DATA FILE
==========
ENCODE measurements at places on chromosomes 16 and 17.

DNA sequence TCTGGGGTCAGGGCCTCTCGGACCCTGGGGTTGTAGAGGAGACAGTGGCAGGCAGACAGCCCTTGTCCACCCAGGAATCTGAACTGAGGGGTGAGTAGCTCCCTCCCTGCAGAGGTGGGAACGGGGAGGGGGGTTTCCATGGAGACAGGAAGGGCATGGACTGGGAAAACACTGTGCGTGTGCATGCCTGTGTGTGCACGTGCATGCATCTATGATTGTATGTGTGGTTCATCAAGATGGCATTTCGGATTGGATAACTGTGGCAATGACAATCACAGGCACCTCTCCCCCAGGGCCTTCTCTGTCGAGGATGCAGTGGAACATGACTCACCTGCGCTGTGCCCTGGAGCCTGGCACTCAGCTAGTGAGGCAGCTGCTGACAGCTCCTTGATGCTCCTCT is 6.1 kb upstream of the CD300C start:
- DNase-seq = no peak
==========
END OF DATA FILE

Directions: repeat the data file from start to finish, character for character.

ENCODE measurements at places on chromosomes 16 and 17.

DNA sequence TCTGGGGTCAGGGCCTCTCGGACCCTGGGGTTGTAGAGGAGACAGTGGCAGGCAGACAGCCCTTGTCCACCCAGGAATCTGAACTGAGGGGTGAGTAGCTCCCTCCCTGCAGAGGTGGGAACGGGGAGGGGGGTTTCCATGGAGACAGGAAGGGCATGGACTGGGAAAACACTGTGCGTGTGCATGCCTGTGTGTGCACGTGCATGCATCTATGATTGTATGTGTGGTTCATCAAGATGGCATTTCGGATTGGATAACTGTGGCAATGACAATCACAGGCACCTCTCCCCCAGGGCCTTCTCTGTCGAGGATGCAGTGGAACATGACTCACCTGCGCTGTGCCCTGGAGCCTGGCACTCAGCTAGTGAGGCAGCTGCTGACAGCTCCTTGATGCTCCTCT is 6.1 kb upstream of the CD300C start:
- DNase-seq = no peak